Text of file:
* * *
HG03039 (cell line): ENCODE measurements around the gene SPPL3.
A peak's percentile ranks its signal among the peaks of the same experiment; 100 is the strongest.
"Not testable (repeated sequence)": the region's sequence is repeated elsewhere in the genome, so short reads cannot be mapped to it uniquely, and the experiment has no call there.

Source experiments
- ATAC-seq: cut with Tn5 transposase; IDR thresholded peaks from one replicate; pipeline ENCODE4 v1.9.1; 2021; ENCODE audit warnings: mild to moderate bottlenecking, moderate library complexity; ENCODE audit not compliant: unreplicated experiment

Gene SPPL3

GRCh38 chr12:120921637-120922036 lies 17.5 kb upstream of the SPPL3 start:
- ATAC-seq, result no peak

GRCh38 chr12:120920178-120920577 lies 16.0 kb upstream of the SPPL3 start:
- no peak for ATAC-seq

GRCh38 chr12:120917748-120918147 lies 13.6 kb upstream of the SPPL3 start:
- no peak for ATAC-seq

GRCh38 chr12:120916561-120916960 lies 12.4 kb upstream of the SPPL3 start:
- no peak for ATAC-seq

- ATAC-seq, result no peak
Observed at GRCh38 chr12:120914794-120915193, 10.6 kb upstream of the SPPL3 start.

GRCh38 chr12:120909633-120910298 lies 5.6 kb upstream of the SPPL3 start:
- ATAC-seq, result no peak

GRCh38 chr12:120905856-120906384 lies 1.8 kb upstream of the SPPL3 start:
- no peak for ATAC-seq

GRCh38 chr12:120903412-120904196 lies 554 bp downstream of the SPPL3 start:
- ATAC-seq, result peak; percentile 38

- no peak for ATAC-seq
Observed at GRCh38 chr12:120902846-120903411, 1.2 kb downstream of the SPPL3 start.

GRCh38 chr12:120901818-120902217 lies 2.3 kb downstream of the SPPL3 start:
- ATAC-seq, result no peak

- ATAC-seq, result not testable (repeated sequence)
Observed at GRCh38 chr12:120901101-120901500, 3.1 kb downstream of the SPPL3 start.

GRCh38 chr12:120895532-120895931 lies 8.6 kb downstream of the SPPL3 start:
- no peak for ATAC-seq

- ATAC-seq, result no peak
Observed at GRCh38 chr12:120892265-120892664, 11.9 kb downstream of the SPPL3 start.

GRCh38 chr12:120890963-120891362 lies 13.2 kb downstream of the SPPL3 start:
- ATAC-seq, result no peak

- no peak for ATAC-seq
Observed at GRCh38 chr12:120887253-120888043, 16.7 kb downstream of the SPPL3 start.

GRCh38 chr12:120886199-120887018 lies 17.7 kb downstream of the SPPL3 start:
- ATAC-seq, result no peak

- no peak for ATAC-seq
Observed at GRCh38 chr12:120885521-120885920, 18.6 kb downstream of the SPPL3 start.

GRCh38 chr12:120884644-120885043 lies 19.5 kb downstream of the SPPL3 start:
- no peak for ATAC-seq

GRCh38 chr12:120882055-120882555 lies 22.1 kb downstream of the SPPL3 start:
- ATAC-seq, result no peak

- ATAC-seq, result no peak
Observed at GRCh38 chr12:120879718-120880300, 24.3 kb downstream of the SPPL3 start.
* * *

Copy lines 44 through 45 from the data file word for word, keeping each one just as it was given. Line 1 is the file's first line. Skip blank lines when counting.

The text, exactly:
- ATAC-seq, result no peak

- ATAC-seq, result no peak